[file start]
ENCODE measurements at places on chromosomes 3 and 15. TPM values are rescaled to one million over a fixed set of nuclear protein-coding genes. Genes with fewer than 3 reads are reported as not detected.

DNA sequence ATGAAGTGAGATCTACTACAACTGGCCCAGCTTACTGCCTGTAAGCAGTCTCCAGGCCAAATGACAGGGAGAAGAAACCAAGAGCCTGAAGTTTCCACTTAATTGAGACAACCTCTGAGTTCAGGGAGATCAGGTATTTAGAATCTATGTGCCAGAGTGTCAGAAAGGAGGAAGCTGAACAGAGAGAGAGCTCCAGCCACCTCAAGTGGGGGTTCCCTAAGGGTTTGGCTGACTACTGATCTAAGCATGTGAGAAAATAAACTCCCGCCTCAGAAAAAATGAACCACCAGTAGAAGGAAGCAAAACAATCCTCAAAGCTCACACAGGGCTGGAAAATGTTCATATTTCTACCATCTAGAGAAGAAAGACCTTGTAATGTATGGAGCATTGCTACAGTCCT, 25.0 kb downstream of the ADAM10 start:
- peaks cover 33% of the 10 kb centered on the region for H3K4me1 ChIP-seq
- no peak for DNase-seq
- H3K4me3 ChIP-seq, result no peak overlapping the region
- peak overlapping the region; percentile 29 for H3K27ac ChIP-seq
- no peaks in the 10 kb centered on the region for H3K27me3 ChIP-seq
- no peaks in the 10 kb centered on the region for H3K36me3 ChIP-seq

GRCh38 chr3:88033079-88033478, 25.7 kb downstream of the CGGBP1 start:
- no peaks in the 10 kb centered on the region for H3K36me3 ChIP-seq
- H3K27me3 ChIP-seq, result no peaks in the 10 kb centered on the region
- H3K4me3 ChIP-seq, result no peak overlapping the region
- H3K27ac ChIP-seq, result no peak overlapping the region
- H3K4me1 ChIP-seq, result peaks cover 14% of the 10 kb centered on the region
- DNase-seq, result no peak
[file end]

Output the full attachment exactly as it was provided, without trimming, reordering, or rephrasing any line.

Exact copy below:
ENCODE measurements at places on chromosomes 3 and 15. TPM values are rescaled to one million over a fixed set of nuclear protein-coding genes. Genes with fewer than 3 reads are reported as not detected.

DNA sequence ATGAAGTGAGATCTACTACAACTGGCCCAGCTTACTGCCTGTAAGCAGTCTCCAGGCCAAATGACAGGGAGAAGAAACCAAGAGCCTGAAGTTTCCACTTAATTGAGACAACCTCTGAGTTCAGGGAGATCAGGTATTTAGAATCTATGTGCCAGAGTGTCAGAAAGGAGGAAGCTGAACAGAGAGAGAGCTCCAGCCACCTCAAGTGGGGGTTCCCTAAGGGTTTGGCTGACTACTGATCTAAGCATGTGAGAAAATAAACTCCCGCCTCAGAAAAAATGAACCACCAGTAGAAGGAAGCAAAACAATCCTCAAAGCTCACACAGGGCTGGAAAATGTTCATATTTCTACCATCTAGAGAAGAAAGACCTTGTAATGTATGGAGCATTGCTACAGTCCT, 25.0 kb downstream of the ADAM10 start:
- peaks cover 33% of the 10 kb centered on the region for H3K4me1 ChIP-seq
- no peak for DNase-seq
- H3K4me3 ChIP-seq, result no peak overlapping the region
- peak overlapping the region; percentile 29 for H3K27ac ChIP-seq
- no peaks in the 10 kb centered on the region for H3K27me3 ChIP-seq
- no peaks in the 10 kb centered on the region for H3K36me3 ChIP-seq

GRCh38 chr3:88033079-88033478, 25.7 kb downstream of the CGGBP1 start:
- no peaks in the 10 kb centered on the region for H3K36me3 ChIP-seq
- H3K27me3 ChIP-seq, result no peaks in the 10 kb centered on the region
- H3K4me3 ChIP-seq, result no peak overlapping the region
- H3K27ac ChIP-seq, result no peak overlapping the region
- H3K4me1 ChIP-seq, result peaks cover 14% of the 10 kb centered on the region
- DNase-seq, result no peak